6. Meet the New Boss
The inauguration of Barack Obama as president of the United States in January was historic for many reasons. For law enforcement, it meant a changing of the guard from a conservative administration to a very liberal one. President Obama will have an opportunity to nominate numerous judges, including Supreme Court justices. That means the law enforcement impact of this liberal president may be felt long after he has left office.
Experts say if Obama wins a second term, he could reshape the court from its 5-4 conservative-liberal ratio to a liberal majority. That could mean a period of judicial activism in civil rights rulings that affect search and seizure and other police operations.
5. Where Did All the Crime Go?
If the stats are to be believed, America is becoming a much safer place to live. Crime in many major cities is reportedly dropping by double-digit percentages. New York City and Los Angeles are reporting their lowest murder rates in ages. Sociologists are scratching their heads over this one. They expected a crime wave because of the recession. Maybe criminal operations are outsourcing work to China like everybody else.
4. They're Back
Any idiot who thought that al-Qaeda's major beef with our Western democratic, freedom-loving, non-Muslim way of life was the presence of George Bush in the White House just had a cold shower of reality. On Christmas night, a Nigerian AQ operative gave himself a PETN vasectomy when he tried to trigger an underwear bomb on a Delta flight landing in Detroit. So the Obama administration is wondering what went wrong. Hint: Maybe putting a man with no intelligence experience in charge of the CIA and turning terrorists into criminal defendants was not the way to go if you really wanted to keep America safe.
Right now every politician and pundit in America is in a lather about trying to keep the homeland safe. As Lt. Col. Dave Grossman says, "The sheep (the American public) only have two speeds: graze and stampede." The stampede is on. But if you sheepdogs (police and other protectors of public safety) keep your eyes open and your powder dry, we'll be alright. Thank you for your service.
3. A Billion Here a Billion There...Soon It's Real Money
The $787 billion American Recovery and Reinvestment Act of 2009 (the stimulus) that was supposed to create new jobs was pretty much a big fizzle. But one place it did help was in law enforcement. About $4 billion was set aside in the stimulus to hire new officers and buy new equipment. This money likely prevented many police layoffs.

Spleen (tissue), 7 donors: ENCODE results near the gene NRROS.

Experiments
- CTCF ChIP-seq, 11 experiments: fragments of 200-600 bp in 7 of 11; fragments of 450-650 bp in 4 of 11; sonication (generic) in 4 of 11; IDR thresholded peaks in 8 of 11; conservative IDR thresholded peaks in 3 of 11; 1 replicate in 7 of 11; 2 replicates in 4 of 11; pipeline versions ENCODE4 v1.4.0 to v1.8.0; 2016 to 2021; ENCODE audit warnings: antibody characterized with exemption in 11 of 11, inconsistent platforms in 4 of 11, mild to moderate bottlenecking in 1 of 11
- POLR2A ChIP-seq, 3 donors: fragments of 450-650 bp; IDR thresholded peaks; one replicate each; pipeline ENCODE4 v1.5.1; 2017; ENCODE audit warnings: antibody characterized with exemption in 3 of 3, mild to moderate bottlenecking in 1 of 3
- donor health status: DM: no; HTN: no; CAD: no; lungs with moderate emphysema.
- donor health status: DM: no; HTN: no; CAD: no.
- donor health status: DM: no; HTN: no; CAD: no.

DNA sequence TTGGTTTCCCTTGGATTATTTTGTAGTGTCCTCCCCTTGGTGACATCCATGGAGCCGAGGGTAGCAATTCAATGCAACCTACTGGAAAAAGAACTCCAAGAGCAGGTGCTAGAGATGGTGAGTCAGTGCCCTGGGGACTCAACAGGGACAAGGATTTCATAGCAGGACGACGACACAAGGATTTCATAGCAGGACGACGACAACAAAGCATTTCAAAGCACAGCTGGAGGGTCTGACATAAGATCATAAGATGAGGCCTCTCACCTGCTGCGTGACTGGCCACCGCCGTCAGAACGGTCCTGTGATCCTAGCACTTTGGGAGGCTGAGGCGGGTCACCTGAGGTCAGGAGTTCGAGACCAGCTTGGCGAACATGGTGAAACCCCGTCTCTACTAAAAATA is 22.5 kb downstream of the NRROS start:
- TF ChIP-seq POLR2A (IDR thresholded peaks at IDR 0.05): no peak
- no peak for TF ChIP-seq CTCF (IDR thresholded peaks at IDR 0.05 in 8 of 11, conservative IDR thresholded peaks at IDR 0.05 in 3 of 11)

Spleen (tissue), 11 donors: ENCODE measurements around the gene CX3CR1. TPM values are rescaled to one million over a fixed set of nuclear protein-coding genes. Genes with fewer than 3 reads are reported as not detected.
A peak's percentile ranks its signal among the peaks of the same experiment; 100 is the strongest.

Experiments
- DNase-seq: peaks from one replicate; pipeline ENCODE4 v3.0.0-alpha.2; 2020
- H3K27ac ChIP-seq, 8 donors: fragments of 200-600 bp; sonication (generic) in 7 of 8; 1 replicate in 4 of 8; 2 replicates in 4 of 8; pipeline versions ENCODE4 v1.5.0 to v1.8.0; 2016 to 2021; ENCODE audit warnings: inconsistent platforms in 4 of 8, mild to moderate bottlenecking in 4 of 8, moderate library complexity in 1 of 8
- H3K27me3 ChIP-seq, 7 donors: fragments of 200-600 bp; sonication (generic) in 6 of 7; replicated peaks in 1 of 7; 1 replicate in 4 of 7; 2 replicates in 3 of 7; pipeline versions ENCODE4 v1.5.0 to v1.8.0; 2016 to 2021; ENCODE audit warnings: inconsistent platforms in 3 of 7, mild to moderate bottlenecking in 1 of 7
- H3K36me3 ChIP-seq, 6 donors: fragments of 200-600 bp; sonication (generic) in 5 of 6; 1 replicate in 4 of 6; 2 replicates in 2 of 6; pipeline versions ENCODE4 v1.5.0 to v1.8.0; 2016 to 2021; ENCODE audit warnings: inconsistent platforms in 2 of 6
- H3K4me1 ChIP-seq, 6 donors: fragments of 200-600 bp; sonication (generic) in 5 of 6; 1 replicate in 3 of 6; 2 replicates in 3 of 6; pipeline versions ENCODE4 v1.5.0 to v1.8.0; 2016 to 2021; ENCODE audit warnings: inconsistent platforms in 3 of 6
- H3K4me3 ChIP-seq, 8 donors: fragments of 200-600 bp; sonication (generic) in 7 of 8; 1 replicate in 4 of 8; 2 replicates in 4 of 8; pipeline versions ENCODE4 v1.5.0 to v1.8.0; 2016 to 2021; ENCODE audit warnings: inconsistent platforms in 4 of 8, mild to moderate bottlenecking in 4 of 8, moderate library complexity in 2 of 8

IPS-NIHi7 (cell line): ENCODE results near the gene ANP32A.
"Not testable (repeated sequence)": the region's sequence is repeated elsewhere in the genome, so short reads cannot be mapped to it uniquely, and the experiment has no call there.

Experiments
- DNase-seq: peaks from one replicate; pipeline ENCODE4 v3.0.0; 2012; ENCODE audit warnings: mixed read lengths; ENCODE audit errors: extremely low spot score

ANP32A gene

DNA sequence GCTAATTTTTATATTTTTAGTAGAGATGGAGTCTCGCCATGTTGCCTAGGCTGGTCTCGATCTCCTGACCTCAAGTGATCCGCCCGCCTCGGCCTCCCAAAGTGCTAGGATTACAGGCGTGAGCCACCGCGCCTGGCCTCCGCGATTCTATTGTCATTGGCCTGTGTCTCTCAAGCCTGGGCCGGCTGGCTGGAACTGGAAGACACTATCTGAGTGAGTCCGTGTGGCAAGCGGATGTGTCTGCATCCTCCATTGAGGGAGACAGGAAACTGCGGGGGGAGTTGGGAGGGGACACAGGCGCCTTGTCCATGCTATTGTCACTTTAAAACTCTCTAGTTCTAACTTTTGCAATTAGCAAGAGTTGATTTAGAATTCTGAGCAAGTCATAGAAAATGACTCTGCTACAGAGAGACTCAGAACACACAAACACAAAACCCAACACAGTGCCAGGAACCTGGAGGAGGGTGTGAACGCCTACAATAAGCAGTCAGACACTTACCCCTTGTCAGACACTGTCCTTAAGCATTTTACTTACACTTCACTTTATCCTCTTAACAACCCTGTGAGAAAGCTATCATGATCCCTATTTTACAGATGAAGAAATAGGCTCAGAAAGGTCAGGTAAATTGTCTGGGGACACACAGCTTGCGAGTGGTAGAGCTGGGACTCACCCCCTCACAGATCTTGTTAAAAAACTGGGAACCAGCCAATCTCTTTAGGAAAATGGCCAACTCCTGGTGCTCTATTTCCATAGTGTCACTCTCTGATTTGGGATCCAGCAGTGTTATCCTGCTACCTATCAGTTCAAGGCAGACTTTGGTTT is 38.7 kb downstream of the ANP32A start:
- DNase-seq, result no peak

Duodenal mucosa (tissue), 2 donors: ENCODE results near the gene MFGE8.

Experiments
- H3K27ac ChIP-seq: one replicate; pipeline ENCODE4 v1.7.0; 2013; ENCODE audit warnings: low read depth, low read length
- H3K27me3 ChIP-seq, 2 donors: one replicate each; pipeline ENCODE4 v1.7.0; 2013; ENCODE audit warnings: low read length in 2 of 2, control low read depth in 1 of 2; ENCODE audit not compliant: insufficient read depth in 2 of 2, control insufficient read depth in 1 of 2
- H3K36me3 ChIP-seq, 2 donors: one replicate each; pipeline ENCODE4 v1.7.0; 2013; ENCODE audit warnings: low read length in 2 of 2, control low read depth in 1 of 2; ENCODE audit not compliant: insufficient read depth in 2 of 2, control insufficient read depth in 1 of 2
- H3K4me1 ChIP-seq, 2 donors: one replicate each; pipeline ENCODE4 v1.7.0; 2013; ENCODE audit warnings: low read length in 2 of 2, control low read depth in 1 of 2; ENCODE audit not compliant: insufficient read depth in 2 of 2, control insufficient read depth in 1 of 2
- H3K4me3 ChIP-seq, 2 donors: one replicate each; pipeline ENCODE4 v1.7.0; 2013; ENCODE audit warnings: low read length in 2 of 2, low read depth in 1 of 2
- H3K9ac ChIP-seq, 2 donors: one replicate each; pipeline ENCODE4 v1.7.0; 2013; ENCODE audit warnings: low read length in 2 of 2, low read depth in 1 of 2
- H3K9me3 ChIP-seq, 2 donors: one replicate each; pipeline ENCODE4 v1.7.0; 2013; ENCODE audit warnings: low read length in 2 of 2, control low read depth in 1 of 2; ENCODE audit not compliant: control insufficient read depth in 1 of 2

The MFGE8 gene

2. Police Layoffs
The Great Recession, as some people call our current economic mess, resulted in a variety of major cost-cutting measures at police agencies. Some like the NYPD canceled their academy classes. Others let their academy classes graduate and then immediately laid them off. Sadly, the worst ramifications of this disaster may be with us for some time, as county and city coffers will decline with the reduced taxes paid by the millions of American workers who are now unemployed. County and city tax bases will also be dented by the death of so many businesses in the economic downturn. It will take a while to recover from this mess.
1. Mass Murders of Police Officers
Sometime during this year the nation's dirtbag population declared war on you. I know, some of you are saying, "What's new?"
OK. Fair question. What's new is that these dirtbags are willing to open fire on multiple officers not necessarily because they are trying to escape apprehension but just because they can.
The result has been a sort of strange paradox. It was actually a pretty peaceful year in terms of police officer deaths. The National Law Enforcement Officer Memorial Fund (NLEOMF) recently reported that fewer officers were killed in the line of duty in 2009 than any other year in the last five decades. That's really good news, except the number of officers killed by hostile gunfire rose from 39 in 2008 to 48 in 2009.
Mass murders of officers became shockingly commonplace in 2009. First, four Oakland cops were shot down by a parolee in March, then three Pittsburgh officers were slain in April by a reputed white supremacist, and finally four Lakewood, Wash., officers were murdered by another parolee in November.
No other story hit law enforcement with more impact in 2009. Let's pray the carnage doesn't continue in 2009.
That's my list of the most important law enforcement stories in 2009. If you have comments on these or other stories, please post them below.